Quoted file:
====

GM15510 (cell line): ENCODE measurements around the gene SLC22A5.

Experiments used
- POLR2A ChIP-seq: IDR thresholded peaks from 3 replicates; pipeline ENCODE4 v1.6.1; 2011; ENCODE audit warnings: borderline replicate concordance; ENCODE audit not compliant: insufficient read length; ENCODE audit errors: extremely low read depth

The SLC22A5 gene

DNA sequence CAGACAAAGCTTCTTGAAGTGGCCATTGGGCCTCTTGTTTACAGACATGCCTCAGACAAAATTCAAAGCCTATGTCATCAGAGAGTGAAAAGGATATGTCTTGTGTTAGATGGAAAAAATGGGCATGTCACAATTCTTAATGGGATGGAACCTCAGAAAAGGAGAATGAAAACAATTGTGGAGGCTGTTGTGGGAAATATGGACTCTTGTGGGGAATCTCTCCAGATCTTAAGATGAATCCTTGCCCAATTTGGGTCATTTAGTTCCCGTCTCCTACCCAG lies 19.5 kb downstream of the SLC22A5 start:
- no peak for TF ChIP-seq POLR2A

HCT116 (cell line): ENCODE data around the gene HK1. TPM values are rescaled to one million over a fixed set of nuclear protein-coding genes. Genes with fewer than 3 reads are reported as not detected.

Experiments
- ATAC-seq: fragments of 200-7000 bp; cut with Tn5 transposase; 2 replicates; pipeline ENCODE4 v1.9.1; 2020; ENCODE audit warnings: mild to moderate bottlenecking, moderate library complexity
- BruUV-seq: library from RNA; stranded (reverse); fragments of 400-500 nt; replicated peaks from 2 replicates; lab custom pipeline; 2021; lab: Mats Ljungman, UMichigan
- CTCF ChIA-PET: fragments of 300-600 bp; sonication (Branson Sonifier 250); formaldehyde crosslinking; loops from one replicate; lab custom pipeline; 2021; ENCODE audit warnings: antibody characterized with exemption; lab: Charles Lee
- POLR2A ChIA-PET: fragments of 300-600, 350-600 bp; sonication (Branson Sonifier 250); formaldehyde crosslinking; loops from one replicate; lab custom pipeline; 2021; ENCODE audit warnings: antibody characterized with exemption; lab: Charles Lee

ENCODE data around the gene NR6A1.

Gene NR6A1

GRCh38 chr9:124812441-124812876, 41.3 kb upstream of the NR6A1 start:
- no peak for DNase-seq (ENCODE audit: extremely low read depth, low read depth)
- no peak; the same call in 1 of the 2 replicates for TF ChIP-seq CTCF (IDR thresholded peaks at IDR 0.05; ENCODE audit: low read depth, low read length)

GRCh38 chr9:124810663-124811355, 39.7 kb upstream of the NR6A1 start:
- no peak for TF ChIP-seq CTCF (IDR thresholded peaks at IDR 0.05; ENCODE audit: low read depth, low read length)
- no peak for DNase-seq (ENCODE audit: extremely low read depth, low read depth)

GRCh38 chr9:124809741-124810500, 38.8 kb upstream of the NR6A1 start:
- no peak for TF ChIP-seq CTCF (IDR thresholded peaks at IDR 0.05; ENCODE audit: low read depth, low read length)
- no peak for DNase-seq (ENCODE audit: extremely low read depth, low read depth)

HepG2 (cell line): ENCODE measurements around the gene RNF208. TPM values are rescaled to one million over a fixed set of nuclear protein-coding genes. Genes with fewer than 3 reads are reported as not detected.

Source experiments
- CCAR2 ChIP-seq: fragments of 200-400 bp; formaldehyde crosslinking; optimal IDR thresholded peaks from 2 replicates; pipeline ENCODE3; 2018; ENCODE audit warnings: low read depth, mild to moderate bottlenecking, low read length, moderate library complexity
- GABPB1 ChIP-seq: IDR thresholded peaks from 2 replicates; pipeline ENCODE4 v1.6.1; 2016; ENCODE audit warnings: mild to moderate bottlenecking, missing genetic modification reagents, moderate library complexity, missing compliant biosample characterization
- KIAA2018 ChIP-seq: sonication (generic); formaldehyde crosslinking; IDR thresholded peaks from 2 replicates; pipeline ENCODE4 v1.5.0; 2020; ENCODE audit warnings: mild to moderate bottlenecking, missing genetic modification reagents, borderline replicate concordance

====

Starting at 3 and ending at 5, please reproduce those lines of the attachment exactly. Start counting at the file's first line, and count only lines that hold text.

- POLR2A ChIP-seq: IDR thresholded peaks from 3 replicates; pipeline ENCODE4 v1.6.1; 2011; ENCODE audit warnings: borderline replicate concordance; ENCODE audit not compliant: insufficient read length; ENCODE audit errors: extremely low read depth

The SLC22A5 gene

DNA sequence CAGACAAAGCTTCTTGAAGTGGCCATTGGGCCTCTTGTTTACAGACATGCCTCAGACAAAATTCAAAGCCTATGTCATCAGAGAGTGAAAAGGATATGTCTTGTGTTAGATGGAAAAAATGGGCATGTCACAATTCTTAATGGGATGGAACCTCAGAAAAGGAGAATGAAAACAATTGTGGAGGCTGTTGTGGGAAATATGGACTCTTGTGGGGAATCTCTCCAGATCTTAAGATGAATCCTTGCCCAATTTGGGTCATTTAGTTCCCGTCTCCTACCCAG lies 19.5 kb downstream of the SLC22A5 start: